SpaceX has sent Starlink internet terminals to Ukraine. They could paint a “giant target” on users’ backs, experts say

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CNN business

SpaceX CEO Elon Musk sent a shipment of Starlink antennas to Ukraine this week, which can be used to connect to the company’s satellite Internet service, responding to an appeal by the country’s deputy prime minister amid fears that Ukrainians could lose Internet access if Russia keep on its attacks on communications infrastructure.

But using satellite services can be dangerous in times of war, as evidenced by a history of states using satellite signals to geolocate and objective enemies, cybersecurity experts told CNN Business.

“If an adversary has a specialized aircraft in the air, they can detect it [a satellite] signal and head for it,” Nicholas Weaver, a security researcher at the University of California at Berkeley, said via email. in answering Starlink may work for now, but anyone setting up a [Starlink] flat in Ukraine must consider it as a potential giant target”.

In short: “It might be useful, but for security reasons you don’t want to install it (or really any distinctive emitter) in Ukraine near where you wouldn’t want to drop a Russian bomb,” Weaver said.

Shortly after this story originally went live, Musk also chimed in Chirpingsaying: “Important warning: Starlink is the only non-Russian communication system still functioning in parts of Ukraine, so the probability of being targeted is high. Please use with caution.

He continued on to warn users in Ukraine to “turn on Starlink only when necessary and place the antenna as far away from people as possible”, and to “place light camouflage over the antenna to avoid visual detection”.

It is unclear how many Starlink terminals SpaceX has sent to Ukraine, nor is it clear how the Ukrainian government intends to use or distribute them.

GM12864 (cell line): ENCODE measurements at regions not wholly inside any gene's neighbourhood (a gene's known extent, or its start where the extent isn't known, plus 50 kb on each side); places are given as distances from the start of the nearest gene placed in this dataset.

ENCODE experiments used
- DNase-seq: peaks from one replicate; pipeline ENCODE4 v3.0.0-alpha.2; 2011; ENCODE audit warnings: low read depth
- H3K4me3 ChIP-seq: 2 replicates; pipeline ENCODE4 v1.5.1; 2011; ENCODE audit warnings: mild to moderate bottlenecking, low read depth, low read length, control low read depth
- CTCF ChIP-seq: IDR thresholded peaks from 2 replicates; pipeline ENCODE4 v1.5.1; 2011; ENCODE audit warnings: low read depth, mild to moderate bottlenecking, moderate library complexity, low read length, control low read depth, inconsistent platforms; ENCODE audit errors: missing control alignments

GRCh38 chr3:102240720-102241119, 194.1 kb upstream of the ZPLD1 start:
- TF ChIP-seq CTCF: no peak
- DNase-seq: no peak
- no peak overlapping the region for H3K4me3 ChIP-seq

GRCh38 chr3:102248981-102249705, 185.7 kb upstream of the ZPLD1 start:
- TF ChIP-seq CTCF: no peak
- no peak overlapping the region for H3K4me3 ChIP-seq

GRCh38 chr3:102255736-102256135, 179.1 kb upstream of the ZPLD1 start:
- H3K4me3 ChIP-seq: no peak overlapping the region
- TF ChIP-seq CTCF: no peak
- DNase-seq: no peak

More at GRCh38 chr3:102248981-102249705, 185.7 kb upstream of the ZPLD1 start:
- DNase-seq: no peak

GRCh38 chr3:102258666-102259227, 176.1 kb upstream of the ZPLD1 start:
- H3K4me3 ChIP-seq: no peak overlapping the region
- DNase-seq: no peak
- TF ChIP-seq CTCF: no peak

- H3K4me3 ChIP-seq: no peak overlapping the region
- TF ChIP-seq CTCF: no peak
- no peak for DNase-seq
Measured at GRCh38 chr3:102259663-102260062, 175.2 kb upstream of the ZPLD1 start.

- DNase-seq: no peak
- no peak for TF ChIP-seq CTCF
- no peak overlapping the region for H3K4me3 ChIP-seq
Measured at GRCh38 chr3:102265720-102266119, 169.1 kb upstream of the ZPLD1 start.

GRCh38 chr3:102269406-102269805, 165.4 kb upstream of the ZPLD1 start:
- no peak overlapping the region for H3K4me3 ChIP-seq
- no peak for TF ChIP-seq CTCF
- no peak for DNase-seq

SpaceX’s foray into helping Ukraine began when the country’s deputy prime minister, Mykhailo Fedorov, issued a public appeal to Musk on Twitter this past weekend, saying, “as you try to colonize mars, russia tries to occupy ukraine! as your rockets successfully land from space, russian rockets attack ukrainian civilians! we ask you to provide ukraine Starlink stations and to call on sane Russians to resist”. It was one in a series of Fedorov tweets directed to various US-based technology figureheadsimploring them to act on behalf of Ukraine.

Musk has responded with offers of help, announced that the Starlink network has now been activated in Ukraine and, this week, a truckload of user terminals, needed for users to access satellite Internet service, arrived.

Fedorov shared a photo online.

And on Wednesday, he shared a photo of what appeared to be an active Starlink antenna at work.

Fedorov later acknowledged seeing the warning Musk posted on Twitter about the security issues, write to answer: “Of course … We will use them for the Ukrainians even after our victory.”

Most of the country still has access to regular terrestrial Internet connections, despite attacks on other communications infrastructure, such as a TV tower in the capital city of Kiev, by Russian invaders, according to Alp Toker, who heads Internet monitoring firm NetBlocks .

But some areas have experienced disruptions, Toker said.

“The heaviest disruptions are seen in the east, Melitopol, Mariupol, Kharkiv and beyond Luhansk and Donetsk regions to Ukrainian-controlled regions and Severodonetsk,” Toker said by email. “Kyiv fared better, as well as the west of the country”.

Toker added that, according to NetBlocks, Starlink “won’t bring Ukraine back online in the event of a nationwide blackout,” but the service can provide hotspots for crucial services, such as support for journalists, resistance groups and public officials, “lucky enough to have access to the equipment”.